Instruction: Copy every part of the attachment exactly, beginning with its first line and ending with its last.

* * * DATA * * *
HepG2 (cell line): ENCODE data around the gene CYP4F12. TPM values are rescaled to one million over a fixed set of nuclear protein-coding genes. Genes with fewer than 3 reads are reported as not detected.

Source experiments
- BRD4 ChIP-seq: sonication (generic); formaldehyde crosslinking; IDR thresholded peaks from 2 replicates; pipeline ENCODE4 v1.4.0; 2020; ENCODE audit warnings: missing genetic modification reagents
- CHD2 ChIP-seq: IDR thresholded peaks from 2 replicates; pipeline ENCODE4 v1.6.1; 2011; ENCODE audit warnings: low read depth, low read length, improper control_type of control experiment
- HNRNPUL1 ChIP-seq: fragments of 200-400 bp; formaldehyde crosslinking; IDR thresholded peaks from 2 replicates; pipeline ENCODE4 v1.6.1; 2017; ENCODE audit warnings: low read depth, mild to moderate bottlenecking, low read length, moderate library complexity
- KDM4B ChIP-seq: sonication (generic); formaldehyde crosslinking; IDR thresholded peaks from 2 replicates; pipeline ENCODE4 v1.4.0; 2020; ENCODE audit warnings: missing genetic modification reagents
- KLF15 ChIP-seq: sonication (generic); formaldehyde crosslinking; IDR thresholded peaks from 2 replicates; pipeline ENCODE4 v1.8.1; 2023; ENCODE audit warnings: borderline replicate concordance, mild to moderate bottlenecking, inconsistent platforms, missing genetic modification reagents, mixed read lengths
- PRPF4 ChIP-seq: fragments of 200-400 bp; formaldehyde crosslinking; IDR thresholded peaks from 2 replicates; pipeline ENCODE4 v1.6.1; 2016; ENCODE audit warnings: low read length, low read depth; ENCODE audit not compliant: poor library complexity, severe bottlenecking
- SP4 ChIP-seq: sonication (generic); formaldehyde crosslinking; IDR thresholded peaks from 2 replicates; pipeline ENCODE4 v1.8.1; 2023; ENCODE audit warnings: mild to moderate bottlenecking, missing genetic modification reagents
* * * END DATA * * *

HepG2 (cell line): ENCODE data around the gene CYP4F12. TPM values are rescaled to one million over a fixed set of nuclear protein-coding genes. Genes with fewer than 3 reads are reported as not detected.

Source experiments
- BRD4 ChIP-seq: sonication (generic); formaldehyde crosslinking; IDR thresholded peaks from 2 replicates; pipeline ENCODE4 v1.4.0; 2020; ENCODE audit warnings: missing genetic modification reagents
- CHD2 ChIP-seq: IDR thresholded peaks from 2 replicates; pipeline ENCODE4 v1.6.1; 2011; ENCODE audit warnings: low read depth, low read length, improper control_type of control experiment
- HNRNPUL1 ChIP-seq: fragments of 200-400 bp; formaldehyde crosslinking; IDR thresholded peaks from 2 replicates; pipeline ENCODE4 v1.6.1; 2017; ENCODE audit warnings: low read depth, mild to moderate bottlenecking, low read length, moderate library complexity
- KDM4B ChIP-seq: sonication (generic); formaldehyde crosslinking; IDR thresholded peaks from 2 replicates; pipeline ENCODE4 v1.4.0; 2020; ENCODE audit warnings: missing genetic modification reagents
- KLF15 ChIP-seq: sonication (generic); formaldehyde crosslinking; IDR thresholded peaks from 2 replicates; pipeline ENCODE4 v1.8.1; 2023; ENCODE audit warnings: borderline replicate concordance, mild to moderate bottlenecking, inconsistent platforms, missing genetic modification reagents, mixed read lengths
- PRPF4 ChIP-seq: fragments of 200-400 bp; formaldehyde crosslinking; IDR thresholded peaks from 2 replicates; pipeline ENCODE4 v1.6.1; 2016; ENCODE audit warnings: low read length, low read depth; ENCODE audit not compliant: poor library complexity, severe bottlenecking
- SP4 ChIP-seq: sonication (generic); formaldehyde crosslinking; IDR thresholded peaks from 2 replicates; pipeline ENCODE4 v1.8.1; 2023; ENCODE audit warnings: mild to moderate bottlenecking, missing genetic modification reagents